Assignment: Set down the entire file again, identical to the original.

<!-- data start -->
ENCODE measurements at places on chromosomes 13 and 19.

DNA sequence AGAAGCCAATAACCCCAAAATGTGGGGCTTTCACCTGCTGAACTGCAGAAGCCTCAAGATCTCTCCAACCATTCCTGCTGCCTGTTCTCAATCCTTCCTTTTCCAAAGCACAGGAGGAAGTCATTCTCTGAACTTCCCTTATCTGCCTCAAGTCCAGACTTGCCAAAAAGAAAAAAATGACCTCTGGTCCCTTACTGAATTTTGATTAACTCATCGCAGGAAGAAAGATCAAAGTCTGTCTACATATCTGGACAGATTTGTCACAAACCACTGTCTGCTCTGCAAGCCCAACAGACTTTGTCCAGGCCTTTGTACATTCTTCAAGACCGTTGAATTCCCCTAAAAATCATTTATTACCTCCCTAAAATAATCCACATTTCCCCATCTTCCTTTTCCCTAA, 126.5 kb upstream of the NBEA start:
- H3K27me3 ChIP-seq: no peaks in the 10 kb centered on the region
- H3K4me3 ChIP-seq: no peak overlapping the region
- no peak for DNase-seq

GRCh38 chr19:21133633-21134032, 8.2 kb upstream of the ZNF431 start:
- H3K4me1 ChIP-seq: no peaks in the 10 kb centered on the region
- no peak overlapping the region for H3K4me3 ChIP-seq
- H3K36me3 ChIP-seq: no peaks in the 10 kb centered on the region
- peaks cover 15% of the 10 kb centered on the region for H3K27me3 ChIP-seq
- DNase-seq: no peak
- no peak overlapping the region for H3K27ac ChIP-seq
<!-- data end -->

ENCODE measurements at places on chromosomes 13 and 19.

DNA sequence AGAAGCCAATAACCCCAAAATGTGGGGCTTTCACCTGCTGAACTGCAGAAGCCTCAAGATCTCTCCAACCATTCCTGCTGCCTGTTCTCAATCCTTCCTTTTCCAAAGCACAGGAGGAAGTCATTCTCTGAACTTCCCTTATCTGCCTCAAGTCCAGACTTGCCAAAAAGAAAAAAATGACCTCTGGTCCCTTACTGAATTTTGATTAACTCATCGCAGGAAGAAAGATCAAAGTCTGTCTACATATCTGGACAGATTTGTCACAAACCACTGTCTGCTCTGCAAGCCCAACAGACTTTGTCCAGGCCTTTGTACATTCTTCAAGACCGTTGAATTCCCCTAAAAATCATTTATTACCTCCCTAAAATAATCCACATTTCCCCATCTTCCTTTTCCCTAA, 126.5 kb upstream of the NBEA start:
- H3K27me3 ChIP-seq: no peaks in the 10 kb centered on the region
- H3K4me3 ChIP-seq: no peak overlapping the region
- no peak for DNase-seq

GRCh38 chr19:21133633-21134032, 8.2 kb upstream of the ZNF431 start:
- H3K4me1 ChIP-seq: no peaks in the 10 kb centered on the region
- no peak overlapping the region for H3K4me3 ChIP-seq
- H3K36me3 ChIP-seq: no peaks in the 10 kb centered on the region
- peaks cover 15% of the 10 kb centered on the region for H3K27me3 ChIP-seq
- DNase-seq: no peak
- no peak overlapping the region for H3K27ac ChIP-seq